Years ago, I was taught that you had to deliver a powerful “close.” You almost had to strong-arm people into doing what you wanted, and it didn’t feel good to me. Getting people to do something they don’t want to do isn’t fun. Everybody feels uncomfortable…Uh-oh. Here comes the catch. They stop listening and start wishing they were somewhere else.
Today, I understand that if you’re truly helping people solve a problem, you don’t have to force it. There’s no “catch.” From the beginning, the presentation is a collaborative effort, starting with your understanding of what the audience really wants. You focus them on that, and they start responding to you. Every response they have brings them closer to taking the action you want them to take at the end, which will be a win-win—good for them and good for you. This is called the “invisible call to action,” because instead of broadcasting “THIS IS THE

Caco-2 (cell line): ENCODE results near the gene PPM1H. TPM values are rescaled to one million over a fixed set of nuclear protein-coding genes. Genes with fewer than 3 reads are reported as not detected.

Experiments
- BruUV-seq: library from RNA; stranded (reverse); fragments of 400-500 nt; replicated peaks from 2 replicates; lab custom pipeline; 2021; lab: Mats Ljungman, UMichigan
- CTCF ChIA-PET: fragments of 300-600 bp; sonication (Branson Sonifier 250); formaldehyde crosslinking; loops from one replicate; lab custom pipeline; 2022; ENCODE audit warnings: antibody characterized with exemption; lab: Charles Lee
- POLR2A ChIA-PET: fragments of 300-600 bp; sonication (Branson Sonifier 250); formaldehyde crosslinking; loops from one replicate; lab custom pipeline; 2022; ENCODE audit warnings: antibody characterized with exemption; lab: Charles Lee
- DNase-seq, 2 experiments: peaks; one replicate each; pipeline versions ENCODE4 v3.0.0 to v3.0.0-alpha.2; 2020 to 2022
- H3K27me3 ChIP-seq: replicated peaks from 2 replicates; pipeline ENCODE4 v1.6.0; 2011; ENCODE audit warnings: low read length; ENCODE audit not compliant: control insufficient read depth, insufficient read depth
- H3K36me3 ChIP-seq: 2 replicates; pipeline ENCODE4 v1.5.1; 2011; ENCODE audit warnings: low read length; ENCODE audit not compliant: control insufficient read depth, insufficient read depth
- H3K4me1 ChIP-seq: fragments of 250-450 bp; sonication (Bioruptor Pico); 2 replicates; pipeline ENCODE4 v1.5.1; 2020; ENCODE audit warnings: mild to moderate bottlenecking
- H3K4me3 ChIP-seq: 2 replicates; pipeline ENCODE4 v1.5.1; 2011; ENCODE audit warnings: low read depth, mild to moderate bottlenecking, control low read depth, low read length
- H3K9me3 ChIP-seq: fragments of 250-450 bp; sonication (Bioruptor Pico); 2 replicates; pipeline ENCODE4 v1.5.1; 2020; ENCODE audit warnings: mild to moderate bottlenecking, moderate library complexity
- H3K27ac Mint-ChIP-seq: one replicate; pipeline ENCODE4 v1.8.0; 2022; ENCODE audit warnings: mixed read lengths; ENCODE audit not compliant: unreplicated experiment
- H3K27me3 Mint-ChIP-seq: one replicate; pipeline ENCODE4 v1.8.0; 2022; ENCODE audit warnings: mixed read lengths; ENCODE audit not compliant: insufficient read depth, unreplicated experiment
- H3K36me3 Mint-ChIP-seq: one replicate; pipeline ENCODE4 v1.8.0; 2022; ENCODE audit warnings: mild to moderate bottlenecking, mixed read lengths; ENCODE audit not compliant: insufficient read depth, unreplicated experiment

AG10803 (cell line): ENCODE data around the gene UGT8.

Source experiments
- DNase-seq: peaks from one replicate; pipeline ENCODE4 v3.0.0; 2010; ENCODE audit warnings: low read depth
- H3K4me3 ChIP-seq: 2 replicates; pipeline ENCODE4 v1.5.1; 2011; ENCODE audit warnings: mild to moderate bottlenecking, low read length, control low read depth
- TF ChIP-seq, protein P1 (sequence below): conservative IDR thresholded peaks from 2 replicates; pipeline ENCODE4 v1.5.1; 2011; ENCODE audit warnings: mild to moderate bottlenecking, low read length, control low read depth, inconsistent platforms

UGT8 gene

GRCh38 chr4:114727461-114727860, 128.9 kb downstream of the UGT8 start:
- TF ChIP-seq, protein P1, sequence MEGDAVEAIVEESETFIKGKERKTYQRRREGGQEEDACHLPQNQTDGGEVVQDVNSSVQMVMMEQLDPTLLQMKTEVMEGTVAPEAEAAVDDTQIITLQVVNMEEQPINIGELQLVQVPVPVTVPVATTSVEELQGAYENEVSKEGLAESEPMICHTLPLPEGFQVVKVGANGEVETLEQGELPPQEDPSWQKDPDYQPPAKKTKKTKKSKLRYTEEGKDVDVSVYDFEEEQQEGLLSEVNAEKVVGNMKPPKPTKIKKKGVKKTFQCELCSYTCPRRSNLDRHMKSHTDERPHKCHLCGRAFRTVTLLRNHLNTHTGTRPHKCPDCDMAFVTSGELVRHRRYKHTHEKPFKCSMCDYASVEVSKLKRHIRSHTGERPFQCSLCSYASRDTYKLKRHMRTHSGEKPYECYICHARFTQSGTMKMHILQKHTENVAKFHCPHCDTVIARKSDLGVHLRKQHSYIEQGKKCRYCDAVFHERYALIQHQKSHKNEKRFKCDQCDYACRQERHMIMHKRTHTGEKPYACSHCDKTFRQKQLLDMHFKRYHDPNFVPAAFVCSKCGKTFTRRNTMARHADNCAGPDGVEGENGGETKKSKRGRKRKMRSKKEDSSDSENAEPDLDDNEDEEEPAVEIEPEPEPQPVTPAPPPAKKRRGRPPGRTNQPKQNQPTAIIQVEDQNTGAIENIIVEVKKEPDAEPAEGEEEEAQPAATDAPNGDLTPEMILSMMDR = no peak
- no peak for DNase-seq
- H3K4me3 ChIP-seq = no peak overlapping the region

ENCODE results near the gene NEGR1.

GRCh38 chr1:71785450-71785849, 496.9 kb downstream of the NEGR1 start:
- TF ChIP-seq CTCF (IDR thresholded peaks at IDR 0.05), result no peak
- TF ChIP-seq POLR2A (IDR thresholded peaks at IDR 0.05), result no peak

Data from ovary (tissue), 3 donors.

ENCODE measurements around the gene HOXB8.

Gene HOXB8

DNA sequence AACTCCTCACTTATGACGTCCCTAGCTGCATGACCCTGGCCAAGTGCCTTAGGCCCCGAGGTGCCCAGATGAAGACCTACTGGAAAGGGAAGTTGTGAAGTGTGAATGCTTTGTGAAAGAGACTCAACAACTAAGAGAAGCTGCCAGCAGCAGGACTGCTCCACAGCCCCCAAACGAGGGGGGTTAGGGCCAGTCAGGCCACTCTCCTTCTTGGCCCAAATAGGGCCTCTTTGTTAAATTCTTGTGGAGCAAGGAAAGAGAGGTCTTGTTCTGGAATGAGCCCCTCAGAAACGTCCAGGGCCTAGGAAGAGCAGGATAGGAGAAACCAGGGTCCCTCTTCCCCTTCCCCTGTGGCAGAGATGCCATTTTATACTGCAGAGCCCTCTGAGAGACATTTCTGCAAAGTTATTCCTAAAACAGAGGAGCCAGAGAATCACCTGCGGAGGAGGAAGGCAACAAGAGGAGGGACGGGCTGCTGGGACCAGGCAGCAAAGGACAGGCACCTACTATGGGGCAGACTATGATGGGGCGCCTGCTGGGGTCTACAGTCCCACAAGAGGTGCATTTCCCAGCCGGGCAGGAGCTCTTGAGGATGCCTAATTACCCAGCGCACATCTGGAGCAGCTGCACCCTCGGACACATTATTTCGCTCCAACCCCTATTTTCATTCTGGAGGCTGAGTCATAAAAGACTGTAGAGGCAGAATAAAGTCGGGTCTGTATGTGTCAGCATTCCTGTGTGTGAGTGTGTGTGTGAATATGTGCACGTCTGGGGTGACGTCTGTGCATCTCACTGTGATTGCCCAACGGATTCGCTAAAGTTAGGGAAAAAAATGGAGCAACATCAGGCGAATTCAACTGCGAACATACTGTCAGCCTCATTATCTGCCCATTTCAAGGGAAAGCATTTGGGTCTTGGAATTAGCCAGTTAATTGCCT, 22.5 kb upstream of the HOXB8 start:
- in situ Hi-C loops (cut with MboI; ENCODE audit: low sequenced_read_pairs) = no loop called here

process of leading people to do something they truly want to do.
It’s been proven that when a person takes a series of small actions (agreements), they are more likely to take a bigger action or make a larger agreement with you. One study had researchers come into a neighborhood with a huge billboard, asking people to post it on their front lawns for thirty days. The billboard promoted something almost everybody supports: stop drunk driving. But most of the homeowners balked. So the researchers went back to ask if they could put a much smaller poster in people’s front yards, and a majority of people in the neighborhood agreed. Thirty days later, the researchers came back to ask if they could now put the
big billboards up, and what happened? About one-third of the homeowners agreed to do it! Their small commitment made it much easier to take on the larger one.
The keys to applying this technique are:
1.Believe that what you are offering your audience has tremendous value to them and that you’re there to help them.
2.From the beginning to the end of your presentation, get agreement from your audience by asking questions like, “Does that makes sense?” and “Can you see how that would work for you?”
3.Be confident and relaxed to the end of your presentation, knowing that you’re there to help, and your self-worth will not be decided by their acceptance or rejection of your offer.